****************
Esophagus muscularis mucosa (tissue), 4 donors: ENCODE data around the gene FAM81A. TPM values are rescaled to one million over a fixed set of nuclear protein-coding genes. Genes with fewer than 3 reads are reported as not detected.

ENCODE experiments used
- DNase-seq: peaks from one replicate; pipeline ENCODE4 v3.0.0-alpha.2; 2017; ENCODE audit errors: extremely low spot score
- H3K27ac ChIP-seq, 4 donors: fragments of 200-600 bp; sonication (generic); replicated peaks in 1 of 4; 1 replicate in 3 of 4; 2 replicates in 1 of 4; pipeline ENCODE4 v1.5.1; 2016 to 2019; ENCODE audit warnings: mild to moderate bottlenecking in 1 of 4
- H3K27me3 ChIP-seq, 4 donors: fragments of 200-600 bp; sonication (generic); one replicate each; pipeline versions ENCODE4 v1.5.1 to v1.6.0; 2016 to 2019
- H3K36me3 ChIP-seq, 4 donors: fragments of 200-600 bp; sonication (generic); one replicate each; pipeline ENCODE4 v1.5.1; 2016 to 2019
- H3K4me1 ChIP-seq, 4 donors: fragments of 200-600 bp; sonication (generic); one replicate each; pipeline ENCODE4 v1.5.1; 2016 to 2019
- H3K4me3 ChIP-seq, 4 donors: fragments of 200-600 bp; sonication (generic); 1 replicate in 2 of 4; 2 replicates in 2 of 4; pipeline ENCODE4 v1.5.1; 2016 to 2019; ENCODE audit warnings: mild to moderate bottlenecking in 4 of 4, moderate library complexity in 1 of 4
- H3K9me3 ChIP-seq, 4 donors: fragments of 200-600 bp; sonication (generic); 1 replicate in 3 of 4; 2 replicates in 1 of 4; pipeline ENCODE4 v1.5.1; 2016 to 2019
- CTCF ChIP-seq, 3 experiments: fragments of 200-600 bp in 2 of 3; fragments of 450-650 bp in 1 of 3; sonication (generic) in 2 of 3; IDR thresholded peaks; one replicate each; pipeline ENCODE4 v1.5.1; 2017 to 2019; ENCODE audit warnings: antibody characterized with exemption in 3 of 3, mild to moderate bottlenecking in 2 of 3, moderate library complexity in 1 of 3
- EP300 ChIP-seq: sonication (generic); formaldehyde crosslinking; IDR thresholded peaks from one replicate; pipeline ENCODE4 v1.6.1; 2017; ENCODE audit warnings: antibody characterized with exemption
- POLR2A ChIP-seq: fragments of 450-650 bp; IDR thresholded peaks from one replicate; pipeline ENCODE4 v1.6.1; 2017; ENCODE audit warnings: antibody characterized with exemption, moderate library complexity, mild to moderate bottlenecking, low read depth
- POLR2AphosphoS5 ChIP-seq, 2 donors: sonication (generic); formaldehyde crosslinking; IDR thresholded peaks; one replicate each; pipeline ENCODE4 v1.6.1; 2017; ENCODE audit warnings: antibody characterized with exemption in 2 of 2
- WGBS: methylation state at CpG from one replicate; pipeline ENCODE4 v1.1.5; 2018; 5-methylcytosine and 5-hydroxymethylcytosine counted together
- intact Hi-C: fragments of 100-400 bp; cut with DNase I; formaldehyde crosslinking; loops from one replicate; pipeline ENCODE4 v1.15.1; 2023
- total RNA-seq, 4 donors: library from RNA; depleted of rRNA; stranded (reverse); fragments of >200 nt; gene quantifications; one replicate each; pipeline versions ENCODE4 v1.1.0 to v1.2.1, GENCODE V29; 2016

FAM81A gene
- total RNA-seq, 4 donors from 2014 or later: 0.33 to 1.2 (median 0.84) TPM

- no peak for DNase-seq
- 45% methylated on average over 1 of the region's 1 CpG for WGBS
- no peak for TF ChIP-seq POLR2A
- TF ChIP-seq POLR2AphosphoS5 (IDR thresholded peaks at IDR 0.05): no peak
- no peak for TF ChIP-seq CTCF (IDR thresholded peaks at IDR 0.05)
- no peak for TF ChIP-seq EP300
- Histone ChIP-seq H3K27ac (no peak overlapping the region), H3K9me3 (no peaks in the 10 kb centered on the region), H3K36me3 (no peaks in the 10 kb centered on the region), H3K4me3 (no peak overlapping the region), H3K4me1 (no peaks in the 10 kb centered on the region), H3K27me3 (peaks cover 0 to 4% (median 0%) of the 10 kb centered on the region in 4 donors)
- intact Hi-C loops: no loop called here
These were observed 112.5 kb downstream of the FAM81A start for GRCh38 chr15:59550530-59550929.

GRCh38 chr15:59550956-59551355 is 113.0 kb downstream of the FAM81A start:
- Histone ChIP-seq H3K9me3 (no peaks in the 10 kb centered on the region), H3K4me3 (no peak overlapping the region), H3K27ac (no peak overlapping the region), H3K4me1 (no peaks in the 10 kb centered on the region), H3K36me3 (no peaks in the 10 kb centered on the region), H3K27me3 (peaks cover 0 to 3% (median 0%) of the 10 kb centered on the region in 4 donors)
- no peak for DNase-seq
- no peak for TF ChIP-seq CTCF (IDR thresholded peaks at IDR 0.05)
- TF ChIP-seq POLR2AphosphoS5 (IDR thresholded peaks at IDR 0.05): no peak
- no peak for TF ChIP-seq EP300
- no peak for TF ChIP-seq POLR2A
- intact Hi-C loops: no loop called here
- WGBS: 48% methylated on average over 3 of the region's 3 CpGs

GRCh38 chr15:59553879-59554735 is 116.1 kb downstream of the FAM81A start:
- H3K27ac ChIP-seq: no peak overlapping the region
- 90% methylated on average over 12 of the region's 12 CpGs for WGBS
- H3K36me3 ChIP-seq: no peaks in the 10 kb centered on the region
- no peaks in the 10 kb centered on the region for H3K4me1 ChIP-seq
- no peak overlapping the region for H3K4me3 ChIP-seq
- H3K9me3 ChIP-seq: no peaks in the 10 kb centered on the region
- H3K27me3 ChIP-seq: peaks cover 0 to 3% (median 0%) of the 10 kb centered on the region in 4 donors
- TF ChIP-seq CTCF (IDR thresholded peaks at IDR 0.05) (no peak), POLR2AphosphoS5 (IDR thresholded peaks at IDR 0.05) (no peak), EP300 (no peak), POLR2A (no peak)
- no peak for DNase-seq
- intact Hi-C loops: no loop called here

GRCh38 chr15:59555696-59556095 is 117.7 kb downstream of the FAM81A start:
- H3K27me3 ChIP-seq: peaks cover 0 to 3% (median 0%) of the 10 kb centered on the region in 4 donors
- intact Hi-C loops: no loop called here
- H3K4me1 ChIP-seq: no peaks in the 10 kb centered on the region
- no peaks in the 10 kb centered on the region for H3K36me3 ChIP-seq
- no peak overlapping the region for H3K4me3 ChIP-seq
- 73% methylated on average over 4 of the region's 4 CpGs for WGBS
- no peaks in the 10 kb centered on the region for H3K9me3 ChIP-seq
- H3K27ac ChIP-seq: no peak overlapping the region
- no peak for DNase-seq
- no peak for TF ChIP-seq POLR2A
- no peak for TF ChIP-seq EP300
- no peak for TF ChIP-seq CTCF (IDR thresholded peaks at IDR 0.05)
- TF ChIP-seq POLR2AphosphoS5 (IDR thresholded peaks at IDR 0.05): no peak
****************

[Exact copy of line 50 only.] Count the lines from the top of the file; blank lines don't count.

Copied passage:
- intact Hi-C loops: no loop called here